A gap year is a great time to learn a new skill. Ok so you’ve just finished school or university, but that doesn’t mean that you need to stop learning. And what better way could there be than combining travel with learning?
Many people are now choosing to learn a new language during their gap year, it’s the perfect way to immerse yourself in a new culture, make new friends and learn a new skill that will last for life.
Here at mapthegap.co.uk we’ve put together some guides for you on language learning during your gap year. This week we will be focusing on learning Spanish.
Why should I learn Spanish?
Spanish is spoken by approximately 329 million native speakers worldwide and it’s the world’s second language, behind Mandarin (Chinese). That means that there are more native Spanish speakers in the world than English speakers.
Spanish is spoken in 44 countries worldwide, making it one of the most useful languages to learn. Having Spanish knowledge is particularly helpful if you’re thinking about travelling through South America as part of your gap year, where English is spoken far less than it is in Europe.
Where is the best place to go?
With so many Spanish speaking countries to choose from, it can be a bit daunting to know where to start, but it all really depends on what you want from your gap year and how hard you are willing to work at learning your new language. It also depends on what you want to use your new Spanish skills for and your type of learning style.
If your primary aim is to learn as much Spanish as possible in as little time as possible and you’re willing to work hard for it, then you should head to Spain. The best way to learn fast is to immerse yourself completely into the language. Stay with a Spanish family in a homestay or get a job as an au-pair and live with a Spanish family. Go to a local language school and enrol in some classes as well.
If you want to combine your language learning with another activity like volunteering then your best bet would be to head to Peru or Ecuador. People in these countries speak with fairly neutral Spanish accents so they are a little bit easier to understand than in other parts of South America. Also if you’re a complete beginner then you will learn with a neutral Spanish accent and will be able to make yourself understood in other South American countries. Both countries have lots of great volunteering options.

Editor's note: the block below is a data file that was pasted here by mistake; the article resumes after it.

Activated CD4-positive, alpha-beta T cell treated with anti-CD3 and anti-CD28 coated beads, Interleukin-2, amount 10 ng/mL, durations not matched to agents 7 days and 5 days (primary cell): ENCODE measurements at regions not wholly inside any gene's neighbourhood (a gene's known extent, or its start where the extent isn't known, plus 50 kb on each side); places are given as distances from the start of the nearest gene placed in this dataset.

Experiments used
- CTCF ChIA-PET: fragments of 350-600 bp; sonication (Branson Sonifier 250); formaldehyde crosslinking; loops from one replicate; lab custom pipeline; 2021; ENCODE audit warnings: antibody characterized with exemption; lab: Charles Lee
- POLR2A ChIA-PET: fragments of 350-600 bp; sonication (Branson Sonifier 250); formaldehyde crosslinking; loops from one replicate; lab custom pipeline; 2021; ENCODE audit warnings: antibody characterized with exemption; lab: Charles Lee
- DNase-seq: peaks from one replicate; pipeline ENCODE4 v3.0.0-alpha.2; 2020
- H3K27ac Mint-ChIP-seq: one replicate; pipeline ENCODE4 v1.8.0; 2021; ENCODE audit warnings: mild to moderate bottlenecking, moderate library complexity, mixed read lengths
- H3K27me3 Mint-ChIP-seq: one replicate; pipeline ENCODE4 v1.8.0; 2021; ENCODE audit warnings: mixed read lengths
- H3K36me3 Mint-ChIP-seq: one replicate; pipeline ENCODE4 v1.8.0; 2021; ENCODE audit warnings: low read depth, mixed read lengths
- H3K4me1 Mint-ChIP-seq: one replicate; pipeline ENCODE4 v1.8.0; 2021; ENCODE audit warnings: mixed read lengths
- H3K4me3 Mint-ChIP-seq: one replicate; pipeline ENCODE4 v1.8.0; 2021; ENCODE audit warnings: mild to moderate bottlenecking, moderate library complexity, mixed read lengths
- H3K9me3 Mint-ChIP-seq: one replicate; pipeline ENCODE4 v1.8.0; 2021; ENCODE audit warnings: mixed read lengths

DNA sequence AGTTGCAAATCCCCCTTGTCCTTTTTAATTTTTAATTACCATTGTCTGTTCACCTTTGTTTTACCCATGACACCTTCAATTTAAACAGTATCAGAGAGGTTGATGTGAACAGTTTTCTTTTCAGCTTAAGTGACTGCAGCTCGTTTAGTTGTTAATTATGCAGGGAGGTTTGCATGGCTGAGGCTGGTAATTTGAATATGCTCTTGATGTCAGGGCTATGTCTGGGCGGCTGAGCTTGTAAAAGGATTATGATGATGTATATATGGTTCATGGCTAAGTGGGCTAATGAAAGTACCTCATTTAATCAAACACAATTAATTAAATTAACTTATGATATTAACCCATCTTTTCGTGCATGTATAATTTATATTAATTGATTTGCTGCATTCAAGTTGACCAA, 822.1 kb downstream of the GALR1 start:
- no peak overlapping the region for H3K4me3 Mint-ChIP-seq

If you’re on a very tight budget and want to find the cheapest country to learn Spanish in then you could try Nicaragua. Nicaragua is relatively safe compared to some Central American countries, although you should still exercise caution wherever you go.
If you are happy to spend more for your accommodation and classes, want to go to one of the more stable Central American countries and to be at one with nature, then you should go to Costa Rica.
How should I go about it?
Wherever you decide to go you should enrol yourself in some Spanish classes to get a basic grounding in the language first. Your interaction with locals, host families or children will enhance this knowledge. Do some research to find the best Spanish schools in the areas you want to go to. Here are a few recommendations and suggestions to get you started:
Spain - There are many language schools all over Spain that range in type and price. If you want to head away from the tourist trail though so you can immerse yourself as much as possible in the local culture then you could check out the beautiful cities of Murcia and Cadíz. A school that comes highly recommended in Murcia is Instituto Hispanico de Murcia.
However, these two cities are in Andalucía, where the accent is very strong. If you want somewhere with a more neutral accent, but still away from the main tourist trail then Salamanca or Valladolid, in northern Spain are great options. Check out the Mester School in Salamanca.
Or, you could try the Don Quijote schools, located throughout Spain. They have a good reputation and also have partner schools in South and Central America.
Peru - There are many great volunteering opportunities in northern Peru and a good place to try Spanish classes would be Espaanglich, who offer lessons in Trujillo and Huanchaco. Fiore Peru is also a good choice. They have schools in a number of different locations around northern Peru and also in places where you can volunteer.
Nicaragua - In Nicaragua you could try Granada Spanish Lingua, located in the beautiful city of Granada and one of the safest parts of the country. They can also arrange a homestay with a local family for you.
Costa Rica - In Costa Rica COSI Language School offers classes on the beach or even in the Manuel Antonio National Park, in the middle of the rainforest!
So what are you waiting for? Vete a aprender el idioma.